Debt buyers have been told to balance both the opportunities and threats of the economic conditions.
Asked at the Credit Services Association Half Yearly Meeting, what the impact of a ‘bad bank' which would buy bad debts from the main lenders would be, Zach Lewy, chief executive officer of Arrow Global, said: "Possibly the prospect of a bad bank might encourage lenders to hold off from selling, in the short term. And in the longer term it might compete against the private sector, but ultimately they will either have to sell the debt on or go down the contingent collections route. So it is really more a question of delay, rather than the removal of these assets.
"Generally I think there will be a couple of quarters where the banks will try to work out what the government wants in terms of debt sales and what they want and then bring these two aspects together into a policy. So there will be a couple of months of stagnation."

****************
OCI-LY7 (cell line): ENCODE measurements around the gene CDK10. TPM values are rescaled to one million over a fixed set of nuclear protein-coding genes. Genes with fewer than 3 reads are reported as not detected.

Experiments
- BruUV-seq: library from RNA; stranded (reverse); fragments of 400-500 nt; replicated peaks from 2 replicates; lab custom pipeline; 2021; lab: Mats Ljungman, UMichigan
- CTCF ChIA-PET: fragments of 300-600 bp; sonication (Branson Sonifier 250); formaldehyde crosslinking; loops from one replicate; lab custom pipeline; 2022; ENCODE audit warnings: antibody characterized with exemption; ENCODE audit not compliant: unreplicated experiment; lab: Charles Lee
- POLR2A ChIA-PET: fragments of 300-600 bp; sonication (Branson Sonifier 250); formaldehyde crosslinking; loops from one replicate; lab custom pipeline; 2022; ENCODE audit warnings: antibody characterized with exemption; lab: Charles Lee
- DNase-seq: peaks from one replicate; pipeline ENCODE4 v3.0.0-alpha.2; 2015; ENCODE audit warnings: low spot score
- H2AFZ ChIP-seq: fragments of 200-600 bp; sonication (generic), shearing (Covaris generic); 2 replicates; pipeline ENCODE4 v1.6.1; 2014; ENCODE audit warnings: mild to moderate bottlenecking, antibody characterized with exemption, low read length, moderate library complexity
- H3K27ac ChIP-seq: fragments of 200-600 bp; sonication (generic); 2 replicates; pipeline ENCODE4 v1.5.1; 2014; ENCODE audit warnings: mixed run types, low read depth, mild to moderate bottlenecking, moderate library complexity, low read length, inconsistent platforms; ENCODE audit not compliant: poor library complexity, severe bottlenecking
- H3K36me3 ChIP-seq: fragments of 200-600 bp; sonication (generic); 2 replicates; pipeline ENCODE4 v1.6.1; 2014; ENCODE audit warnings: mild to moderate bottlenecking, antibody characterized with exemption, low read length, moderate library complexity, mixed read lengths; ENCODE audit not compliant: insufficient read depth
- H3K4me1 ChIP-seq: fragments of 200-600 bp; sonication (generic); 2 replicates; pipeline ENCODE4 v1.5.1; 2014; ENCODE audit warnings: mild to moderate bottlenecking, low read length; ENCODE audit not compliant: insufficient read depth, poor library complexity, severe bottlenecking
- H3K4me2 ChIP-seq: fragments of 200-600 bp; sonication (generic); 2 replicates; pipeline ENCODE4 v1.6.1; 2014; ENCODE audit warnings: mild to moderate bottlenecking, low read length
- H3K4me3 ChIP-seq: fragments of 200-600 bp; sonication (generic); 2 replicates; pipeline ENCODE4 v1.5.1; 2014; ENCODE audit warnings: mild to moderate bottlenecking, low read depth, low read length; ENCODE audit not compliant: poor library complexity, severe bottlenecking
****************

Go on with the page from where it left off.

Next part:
Mr Lewy is part of a management team which last month completed a deal to buy Arrow Global, with institutional backing, for an undisclosed sum from US student debt funder Sallie Mae.
Speaking exclusively to CCR he said: "We are delighted to have successfully brought almost a year of negotiations to a close. We are now in an extremely good position, with powerful financial backing, to move the business forward. We have a strong team here and the financial strength to take advantage of some of the opportunities to do good deals which are currently available in the market."
But he warned that some purchasers would struggle in the current climate. He added: "I think there will be some bad events for some firms, the only question is when.
"When you look at the problems for debt purchasers - which incude declining cashflows and overindebtedness - it is not like a train crash where there is a single, sudden event, it is more like a gradual plague. It is not enough to conclude that ‘they are still here, so they must be doing OK'. Look at Citigroup, who were over-levered for years, and this created insolvency risk well before the dramatic incident occurred."